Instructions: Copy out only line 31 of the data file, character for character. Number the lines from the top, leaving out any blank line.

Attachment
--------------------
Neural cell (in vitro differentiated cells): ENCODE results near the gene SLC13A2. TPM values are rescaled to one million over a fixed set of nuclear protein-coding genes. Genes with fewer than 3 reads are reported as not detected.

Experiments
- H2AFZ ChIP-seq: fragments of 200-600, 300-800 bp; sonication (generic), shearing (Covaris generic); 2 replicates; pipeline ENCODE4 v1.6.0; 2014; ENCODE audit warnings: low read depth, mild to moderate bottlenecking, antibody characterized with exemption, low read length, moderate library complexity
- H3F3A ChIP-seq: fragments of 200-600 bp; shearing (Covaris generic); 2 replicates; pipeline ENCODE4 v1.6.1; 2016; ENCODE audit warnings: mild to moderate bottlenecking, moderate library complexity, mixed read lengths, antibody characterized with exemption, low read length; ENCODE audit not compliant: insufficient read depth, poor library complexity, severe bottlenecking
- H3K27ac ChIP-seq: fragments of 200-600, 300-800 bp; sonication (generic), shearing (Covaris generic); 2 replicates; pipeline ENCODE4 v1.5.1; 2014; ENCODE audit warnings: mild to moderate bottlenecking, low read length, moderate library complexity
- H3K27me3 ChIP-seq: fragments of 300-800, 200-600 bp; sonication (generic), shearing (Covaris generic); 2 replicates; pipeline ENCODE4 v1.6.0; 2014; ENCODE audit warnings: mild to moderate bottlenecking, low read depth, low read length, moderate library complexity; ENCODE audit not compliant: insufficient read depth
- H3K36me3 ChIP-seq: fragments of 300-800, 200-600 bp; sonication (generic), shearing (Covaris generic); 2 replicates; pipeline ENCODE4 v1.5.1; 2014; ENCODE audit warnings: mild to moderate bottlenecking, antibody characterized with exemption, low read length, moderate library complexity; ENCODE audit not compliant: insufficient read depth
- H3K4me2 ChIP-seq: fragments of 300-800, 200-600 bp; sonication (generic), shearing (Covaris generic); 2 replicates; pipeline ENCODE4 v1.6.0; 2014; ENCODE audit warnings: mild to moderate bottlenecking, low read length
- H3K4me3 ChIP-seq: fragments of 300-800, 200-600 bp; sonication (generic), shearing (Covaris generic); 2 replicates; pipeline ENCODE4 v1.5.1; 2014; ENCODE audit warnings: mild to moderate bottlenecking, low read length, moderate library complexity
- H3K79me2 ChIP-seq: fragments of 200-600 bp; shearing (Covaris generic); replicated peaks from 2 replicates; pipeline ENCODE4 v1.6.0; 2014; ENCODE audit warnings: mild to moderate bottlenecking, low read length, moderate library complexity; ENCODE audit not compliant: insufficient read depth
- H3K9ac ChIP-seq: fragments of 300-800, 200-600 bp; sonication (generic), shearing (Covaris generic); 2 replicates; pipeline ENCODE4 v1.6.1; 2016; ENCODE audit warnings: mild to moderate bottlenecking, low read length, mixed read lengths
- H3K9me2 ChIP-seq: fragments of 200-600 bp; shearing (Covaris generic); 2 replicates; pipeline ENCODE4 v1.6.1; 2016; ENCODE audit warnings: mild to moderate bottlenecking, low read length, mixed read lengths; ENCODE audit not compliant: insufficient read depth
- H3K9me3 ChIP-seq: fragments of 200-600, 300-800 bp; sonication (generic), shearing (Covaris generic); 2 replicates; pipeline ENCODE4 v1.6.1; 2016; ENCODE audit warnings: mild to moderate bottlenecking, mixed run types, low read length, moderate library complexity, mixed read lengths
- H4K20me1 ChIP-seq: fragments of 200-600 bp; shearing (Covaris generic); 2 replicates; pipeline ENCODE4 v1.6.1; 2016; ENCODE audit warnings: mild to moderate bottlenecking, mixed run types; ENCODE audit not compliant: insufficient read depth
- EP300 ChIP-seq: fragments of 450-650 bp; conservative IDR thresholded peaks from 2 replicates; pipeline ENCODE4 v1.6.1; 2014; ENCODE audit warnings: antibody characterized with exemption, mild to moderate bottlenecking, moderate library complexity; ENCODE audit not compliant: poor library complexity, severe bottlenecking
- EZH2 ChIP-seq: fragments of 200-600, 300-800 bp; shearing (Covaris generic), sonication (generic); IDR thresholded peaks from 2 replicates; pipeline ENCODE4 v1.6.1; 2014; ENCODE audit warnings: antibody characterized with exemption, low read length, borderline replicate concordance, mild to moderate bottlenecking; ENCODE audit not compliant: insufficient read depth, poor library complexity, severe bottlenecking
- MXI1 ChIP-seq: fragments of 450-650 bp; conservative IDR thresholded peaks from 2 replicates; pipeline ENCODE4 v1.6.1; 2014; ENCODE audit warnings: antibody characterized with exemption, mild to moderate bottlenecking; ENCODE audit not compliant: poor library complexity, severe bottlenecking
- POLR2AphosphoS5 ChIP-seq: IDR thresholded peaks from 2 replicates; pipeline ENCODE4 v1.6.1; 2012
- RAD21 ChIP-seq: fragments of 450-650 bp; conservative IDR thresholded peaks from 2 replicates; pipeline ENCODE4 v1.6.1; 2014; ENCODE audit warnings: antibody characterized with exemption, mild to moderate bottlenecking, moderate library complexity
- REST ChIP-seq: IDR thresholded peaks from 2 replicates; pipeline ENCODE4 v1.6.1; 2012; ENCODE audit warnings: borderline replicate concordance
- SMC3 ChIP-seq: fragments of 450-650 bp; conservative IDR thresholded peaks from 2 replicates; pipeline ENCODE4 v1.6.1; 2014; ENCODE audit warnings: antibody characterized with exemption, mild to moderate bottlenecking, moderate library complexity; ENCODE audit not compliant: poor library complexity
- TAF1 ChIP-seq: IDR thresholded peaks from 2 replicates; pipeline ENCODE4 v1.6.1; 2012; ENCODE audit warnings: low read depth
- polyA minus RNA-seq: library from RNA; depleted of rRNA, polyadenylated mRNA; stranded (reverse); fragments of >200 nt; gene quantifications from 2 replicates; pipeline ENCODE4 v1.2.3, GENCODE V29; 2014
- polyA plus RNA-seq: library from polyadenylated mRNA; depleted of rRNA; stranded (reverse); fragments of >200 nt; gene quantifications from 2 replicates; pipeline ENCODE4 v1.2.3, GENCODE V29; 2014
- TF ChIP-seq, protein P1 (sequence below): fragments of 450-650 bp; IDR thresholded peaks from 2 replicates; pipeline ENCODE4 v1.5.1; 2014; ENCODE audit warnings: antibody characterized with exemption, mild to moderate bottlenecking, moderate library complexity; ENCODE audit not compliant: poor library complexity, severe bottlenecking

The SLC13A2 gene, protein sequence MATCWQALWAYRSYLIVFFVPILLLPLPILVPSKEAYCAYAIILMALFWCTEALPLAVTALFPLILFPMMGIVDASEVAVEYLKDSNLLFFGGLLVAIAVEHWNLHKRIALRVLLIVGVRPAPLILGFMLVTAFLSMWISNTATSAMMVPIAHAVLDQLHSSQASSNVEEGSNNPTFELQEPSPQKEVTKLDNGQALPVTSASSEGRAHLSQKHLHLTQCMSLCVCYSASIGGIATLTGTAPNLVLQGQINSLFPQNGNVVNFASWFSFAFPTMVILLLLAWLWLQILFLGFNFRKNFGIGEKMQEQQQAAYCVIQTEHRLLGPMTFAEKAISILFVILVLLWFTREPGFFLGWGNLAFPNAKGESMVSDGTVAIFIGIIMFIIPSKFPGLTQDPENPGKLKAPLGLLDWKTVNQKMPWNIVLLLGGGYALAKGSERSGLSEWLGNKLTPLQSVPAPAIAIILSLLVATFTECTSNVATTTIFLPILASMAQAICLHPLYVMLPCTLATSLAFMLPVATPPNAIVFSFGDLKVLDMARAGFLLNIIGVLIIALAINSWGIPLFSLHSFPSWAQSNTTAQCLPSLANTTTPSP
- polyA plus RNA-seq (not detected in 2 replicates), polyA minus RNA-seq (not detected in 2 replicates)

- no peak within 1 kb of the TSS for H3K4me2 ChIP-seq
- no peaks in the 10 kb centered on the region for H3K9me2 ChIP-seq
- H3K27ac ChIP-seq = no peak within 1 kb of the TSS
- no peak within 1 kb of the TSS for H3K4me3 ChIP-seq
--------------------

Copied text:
- no peak within 1 kb of the TSS for H3K4me3 ChIP-seq